Juan Williams says on the Anniversary of the Civil Rights Act, Congress Should Learn From Our Four Living Presidents

Juan Williams says on the Anniversary of the Civil Rights Act, Congress Should Learn From Our Four Living Presidents

Fifty years later we are locked in a time of deep political division in America, frustrated by a Congress that can’t deal with a national immigration crisis, protect the right to vote or even pass a jobs bill to help the struggling economy.

But this Thursday, four presidents – Barack Obama, George W. Bush, Bill Clinton and Jimmy Carter – will stand together at the Lyndon Baines Johnson Presidential Library in Austin, Texas.

The historical significance of this moment cannot be overstated. The presidents will come together as a powerful symbol of America’s ability, as demonstrated 50 years ago, to do what it takes to solve the most painfully difficult national problems.

The pressures on President Johnson, the Congress and the nation 50 years ago make today’s politics and arguments over spending and immigration seem tame.

The presidents will gather to honor the passage of the 1964 Civil Rights Act. They will be there out of respect for the leadership of President Johnson, a white, Southern president who put his political future on the line to sign the bill. And they will be calling attention to the mix of Republicans and Democrats who also put their political best interests to the side to heal a deep racial wound and change the nation.

With the current Congress, it defies political reality to imagine that 50 years ago it was possible for two conservative white Republicans, Senate Minority Leader Everett Dirksen of Illinois and Ohio Rep. William McCulloch, the top Republican on the House Judiciary Committee, to work with Democrats. They had support as well from liberal Republican Sen. Jacob Javits of New York to make a deal with the leader of the opposing party, President Johnson, and make history.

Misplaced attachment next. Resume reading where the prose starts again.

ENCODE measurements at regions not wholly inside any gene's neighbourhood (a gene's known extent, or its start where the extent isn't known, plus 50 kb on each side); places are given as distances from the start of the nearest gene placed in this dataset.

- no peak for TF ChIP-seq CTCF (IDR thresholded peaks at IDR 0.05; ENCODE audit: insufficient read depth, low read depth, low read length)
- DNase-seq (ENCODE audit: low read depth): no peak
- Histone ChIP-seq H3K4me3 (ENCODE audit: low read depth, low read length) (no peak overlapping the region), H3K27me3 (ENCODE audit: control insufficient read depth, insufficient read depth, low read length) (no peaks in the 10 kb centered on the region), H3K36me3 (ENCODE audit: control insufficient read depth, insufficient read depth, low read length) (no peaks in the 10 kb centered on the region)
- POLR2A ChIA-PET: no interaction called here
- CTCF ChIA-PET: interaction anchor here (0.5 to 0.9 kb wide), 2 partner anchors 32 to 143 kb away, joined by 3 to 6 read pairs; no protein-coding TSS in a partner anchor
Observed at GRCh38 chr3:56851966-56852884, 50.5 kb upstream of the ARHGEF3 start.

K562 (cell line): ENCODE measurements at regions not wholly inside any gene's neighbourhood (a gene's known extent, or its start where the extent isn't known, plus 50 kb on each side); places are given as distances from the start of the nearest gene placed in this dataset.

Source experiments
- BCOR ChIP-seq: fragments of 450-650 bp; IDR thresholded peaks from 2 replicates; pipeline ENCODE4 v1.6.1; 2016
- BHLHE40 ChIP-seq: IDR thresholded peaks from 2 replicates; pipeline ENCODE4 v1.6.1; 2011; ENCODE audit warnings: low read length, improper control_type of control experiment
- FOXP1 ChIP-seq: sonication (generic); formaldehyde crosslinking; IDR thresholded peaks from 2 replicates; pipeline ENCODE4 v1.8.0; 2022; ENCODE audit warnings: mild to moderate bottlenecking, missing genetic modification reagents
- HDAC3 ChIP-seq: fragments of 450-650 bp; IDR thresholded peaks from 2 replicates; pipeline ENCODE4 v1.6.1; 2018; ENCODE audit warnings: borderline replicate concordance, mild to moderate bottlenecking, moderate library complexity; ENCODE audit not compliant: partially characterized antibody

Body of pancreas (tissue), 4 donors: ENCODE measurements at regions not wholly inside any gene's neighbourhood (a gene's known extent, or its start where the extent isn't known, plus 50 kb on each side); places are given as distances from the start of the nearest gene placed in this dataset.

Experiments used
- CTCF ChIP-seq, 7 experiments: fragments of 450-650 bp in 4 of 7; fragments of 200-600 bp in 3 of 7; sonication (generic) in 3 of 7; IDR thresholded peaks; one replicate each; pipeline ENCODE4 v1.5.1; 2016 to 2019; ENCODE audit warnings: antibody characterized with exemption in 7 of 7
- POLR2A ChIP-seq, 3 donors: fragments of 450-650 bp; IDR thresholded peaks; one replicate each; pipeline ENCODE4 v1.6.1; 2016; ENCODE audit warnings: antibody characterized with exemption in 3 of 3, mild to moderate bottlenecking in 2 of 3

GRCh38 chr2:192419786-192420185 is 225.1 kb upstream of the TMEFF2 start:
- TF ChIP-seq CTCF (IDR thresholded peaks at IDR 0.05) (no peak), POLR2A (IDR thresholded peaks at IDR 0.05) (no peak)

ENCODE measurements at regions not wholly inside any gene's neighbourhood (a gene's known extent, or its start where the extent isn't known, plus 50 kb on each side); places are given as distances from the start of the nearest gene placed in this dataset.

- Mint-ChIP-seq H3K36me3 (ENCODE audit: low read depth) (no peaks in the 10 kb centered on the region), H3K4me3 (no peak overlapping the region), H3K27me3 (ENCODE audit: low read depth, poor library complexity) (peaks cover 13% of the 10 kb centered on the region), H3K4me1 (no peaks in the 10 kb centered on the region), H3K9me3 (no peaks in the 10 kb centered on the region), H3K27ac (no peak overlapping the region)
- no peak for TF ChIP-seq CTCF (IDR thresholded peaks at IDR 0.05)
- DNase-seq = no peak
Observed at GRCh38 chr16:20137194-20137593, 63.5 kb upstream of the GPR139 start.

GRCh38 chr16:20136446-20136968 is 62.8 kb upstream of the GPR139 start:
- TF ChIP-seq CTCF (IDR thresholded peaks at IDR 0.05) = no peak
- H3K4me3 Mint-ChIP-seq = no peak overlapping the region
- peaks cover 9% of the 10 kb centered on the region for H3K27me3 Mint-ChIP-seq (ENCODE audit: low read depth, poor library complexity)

Who today can believe that the House passed the controversial bill first, with 153 Democrats and 136 Republicans voting ‘Yes’? The bill was tied up in the Senate by the obstructionist tactics of white segregationists for four months. It was Republicans who pushed the bill over the line; it would not have passed without their votes.

The pressures on President Johnson, the Congress and the nation 50 years ago make today’s politics and arguments over spending and immigration seem tame.

In 1964, the prior century of American history added to the intensity of the political drama.

In 1863, 100 years earlier, President Lincoln, the founder of the modern Republican Party, signed the Emancipation Proclamation to free the slaves. It took an amendment to the Constitution – the 13th – to abolish slavery.

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Source: Fox News

Juan Williams joined Fox News Channel (FNC) in 1997 as a contributor and is also a co-host of FNC’s “The Five,” where he is one of seven rotating Fox personalities. Additionally, he serves as FNC’s political analyst, a regular panelist on “Fox News Sunday” and “Special Report with Bret Baier” and is a regular substitute host for “The O’Reilly Factor.” 

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